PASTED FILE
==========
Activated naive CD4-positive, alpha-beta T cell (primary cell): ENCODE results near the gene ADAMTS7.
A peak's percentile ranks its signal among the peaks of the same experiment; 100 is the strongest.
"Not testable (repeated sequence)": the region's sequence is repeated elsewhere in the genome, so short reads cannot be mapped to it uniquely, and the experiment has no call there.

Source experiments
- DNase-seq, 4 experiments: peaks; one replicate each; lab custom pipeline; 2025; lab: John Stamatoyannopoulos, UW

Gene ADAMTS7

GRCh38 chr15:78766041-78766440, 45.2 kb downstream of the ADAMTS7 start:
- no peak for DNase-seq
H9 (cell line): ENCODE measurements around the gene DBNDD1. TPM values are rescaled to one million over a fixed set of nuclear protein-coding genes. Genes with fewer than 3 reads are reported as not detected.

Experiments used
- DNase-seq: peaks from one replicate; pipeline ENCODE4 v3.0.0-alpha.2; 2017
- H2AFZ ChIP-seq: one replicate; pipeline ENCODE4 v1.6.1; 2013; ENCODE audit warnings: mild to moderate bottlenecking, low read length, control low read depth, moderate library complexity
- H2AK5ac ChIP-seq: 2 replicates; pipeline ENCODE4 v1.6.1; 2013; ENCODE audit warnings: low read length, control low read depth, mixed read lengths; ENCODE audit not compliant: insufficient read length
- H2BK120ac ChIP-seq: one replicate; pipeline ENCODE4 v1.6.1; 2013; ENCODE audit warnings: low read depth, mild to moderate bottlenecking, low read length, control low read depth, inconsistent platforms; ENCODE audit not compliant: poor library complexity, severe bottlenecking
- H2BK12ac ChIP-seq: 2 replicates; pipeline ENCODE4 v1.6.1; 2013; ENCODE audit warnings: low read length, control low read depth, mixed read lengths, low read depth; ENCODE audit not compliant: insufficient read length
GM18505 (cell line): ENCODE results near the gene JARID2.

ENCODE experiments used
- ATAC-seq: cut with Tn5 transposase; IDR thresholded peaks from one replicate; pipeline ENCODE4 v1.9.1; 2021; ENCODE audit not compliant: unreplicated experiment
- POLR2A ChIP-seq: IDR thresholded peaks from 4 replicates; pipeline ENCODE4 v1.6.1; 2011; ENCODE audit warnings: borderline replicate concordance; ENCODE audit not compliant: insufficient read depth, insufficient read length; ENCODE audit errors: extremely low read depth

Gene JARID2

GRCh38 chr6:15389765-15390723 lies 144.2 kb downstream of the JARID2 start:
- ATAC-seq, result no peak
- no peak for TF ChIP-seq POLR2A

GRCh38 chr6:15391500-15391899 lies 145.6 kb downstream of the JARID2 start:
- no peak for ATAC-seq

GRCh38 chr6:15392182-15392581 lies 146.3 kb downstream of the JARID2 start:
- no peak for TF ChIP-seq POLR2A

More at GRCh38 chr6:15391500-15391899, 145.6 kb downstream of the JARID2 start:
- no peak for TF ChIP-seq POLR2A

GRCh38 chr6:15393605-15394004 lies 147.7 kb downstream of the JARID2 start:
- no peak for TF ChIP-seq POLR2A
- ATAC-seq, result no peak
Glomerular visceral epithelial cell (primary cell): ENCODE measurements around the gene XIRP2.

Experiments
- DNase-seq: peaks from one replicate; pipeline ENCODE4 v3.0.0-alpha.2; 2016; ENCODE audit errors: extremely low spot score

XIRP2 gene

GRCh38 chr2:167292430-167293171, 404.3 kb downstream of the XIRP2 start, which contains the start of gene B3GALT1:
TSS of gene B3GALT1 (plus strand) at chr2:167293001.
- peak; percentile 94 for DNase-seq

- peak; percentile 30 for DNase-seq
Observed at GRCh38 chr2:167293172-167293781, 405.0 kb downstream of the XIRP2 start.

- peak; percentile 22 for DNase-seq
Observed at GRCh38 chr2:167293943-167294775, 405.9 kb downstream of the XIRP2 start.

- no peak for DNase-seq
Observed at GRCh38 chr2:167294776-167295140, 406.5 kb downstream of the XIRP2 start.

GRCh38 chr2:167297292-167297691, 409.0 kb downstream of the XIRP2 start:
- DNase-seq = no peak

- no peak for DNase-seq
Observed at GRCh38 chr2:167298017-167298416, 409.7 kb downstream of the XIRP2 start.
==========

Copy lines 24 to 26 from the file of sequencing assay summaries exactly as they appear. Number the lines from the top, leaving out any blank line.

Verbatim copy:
GRCh38 chr6:15391500-15391899 lies 145.6 kb downstream of the JARID2 start:
- no peak for ATAC-seq

GRCh38 chr6:15392182-15392581 lies 146.3 kb downstream of the JARID2 start: